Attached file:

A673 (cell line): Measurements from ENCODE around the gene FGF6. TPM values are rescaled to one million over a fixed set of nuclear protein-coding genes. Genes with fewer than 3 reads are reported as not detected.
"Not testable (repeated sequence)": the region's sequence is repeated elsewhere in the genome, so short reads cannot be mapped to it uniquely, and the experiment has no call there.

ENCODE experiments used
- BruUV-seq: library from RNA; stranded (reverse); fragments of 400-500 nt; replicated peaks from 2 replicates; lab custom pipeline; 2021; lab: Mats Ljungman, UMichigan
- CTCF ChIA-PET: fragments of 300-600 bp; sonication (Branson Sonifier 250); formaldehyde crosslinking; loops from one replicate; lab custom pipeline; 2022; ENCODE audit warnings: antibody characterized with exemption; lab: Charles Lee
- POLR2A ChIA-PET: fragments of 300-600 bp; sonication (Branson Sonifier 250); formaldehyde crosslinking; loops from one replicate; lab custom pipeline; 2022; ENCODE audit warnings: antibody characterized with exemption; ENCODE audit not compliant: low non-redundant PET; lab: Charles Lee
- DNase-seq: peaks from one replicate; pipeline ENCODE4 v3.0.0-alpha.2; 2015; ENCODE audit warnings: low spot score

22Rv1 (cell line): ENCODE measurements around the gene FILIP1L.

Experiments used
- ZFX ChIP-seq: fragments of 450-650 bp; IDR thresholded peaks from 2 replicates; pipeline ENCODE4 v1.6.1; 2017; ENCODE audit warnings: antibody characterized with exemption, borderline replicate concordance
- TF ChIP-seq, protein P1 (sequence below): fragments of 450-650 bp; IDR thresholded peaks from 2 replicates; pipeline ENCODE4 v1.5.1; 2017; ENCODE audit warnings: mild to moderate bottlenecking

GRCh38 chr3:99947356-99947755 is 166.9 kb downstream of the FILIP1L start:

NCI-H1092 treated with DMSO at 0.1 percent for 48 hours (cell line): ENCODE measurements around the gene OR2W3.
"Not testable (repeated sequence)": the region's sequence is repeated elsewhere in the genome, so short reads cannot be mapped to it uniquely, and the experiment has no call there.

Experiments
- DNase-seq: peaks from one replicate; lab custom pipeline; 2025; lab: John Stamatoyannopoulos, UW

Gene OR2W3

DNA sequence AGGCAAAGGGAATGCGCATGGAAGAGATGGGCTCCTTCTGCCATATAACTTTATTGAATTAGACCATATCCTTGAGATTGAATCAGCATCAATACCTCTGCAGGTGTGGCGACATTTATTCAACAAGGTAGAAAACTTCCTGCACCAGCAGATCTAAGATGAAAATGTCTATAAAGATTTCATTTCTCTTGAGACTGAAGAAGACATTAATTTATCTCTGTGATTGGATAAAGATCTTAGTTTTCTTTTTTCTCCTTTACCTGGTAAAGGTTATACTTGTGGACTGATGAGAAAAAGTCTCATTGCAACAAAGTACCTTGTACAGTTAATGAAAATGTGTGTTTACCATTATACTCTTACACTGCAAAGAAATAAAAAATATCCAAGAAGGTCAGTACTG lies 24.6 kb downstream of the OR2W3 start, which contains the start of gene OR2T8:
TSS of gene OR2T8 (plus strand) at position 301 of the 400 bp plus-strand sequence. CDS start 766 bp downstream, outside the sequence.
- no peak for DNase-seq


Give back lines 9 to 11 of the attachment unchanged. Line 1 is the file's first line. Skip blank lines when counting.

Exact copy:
Experiments used
- ZFX ChIP-seq: fragments of 450-650 bp; IDR thresholded peaks from 2 replicates; pipeline ENCODE4 v1.6.1; 2017; ENCODE audit warnings: antibody characterized with exemption, borderline replicate concordance
- TF ChIP-seq, protein P1 (sequence below): fragments of 450-650 bp; IDR thresholded peaks from 2 replicates; pipeline ENCODE4 v1.5.1; 2017; ENCODE audit warnings: mild to moderate bottlenecking